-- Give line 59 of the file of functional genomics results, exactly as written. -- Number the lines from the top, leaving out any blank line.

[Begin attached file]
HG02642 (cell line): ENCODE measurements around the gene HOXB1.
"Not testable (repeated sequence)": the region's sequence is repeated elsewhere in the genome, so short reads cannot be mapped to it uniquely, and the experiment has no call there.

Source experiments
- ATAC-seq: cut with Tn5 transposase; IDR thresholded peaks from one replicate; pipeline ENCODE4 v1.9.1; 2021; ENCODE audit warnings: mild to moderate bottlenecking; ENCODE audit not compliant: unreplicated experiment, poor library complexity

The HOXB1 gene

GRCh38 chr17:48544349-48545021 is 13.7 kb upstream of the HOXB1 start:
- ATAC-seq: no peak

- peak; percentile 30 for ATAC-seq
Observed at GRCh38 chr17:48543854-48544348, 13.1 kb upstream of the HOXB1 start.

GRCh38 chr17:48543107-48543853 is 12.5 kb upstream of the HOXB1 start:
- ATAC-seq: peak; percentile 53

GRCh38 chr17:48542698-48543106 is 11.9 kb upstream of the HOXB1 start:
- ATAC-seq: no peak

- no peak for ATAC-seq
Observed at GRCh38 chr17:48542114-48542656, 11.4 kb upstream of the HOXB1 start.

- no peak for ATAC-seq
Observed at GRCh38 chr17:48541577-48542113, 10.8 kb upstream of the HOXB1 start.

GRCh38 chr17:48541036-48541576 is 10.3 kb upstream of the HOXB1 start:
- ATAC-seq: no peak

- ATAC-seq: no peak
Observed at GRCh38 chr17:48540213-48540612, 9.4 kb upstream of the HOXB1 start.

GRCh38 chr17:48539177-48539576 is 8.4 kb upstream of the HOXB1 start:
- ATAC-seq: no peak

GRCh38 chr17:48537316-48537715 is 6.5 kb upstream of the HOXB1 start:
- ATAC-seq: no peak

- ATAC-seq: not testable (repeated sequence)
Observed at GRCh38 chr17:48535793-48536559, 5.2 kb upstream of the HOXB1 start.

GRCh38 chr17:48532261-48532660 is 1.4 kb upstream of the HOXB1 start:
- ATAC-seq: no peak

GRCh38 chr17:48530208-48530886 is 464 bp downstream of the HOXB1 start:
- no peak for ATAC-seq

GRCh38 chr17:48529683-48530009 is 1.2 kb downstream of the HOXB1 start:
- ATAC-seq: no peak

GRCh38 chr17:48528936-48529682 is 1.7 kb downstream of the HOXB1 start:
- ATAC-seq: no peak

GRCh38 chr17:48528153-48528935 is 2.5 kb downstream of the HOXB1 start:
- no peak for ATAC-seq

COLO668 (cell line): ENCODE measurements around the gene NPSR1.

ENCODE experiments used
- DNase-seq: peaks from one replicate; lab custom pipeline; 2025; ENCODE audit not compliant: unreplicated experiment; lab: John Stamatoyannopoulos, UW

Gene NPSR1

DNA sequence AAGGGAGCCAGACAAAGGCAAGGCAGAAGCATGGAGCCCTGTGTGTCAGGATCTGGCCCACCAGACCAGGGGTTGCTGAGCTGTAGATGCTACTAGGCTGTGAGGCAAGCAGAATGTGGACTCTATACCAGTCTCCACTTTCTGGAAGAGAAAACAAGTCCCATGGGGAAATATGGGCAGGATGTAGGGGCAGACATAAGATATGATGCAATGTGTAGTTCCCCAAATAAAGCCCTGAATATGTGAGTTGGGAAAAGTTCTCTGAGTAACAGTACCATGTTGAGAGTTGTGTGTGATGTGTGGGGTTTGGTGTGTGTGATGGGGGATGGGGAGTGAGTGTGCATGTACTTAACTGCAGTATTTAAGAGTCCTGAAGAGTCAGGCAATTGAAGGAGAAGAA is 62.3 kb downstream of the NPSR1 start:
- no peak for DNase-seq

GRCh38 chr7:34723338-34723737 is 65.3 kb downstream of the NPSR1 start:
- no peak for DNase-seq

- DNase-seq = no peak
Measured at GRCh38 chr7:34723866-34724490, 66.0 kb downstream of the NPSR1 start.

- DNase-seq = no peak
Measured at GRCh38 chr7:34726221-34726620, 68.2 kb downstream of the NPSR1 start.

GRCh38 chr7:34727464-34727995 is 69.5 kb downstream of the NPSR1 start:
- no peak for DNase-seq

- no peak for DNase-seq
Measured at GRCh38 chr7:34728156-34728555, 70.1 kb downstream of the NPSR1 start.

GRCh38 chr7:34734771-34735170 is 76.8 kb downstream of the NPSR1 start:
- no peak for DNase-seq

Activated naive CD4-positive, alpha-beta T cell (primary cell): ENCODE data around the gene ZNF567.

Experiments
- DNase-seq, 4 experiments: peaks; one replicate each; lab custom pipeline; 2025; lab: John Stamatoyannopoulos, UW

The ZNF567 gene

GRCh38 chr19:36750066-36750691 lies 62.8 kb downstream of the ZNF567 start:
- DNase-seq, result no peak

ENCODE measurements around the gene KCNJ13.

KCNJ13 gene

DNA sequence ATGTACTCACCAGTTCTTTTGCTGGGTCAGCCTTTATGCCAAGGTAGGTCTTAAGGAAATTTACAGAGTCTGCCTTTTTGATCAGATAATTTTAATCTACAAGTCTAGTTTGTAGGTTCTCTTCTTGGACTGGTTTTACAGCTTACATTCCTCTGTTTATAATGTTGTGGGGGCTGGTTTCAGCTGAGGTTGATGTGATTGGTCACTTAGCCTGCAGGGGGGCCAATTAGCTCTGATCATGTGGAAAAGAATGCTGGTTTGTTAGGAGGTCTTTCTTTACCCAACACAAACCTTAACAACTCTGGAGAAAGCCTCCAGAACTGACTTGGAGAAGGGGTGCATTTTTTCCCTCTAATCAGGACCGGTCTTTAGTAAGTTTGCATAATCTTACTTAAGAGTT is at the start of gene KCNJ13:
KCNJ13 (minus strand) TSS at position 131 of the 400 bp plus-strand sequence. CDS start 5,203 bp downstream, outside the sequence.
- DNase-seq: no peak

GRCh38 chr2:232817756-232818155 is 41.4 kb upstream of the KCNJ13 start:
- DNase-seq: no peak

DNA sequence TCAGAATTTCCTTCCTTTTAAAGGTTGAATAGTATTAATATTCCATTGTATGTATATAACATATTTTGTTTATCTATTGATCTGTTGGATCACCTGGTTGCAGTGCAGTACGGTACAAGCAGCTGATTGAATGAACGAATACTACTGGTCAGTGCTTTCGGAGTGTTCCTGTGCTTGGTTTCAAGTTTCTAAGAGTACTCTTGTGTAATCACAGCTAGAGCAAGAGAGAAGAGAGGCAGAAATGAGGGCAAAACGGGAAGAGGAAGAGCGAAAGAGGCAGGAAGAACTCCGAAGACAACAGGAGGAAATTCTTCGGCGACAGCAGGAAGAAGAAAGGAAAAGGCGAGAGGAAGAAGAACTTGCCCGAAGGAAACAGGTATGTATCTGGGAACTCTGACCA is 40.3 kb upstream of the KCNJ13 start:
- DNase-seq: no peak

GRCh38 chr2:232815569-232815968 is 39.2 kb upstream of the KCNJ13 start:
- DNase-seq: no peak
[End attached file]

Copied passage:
The ZNF567 gene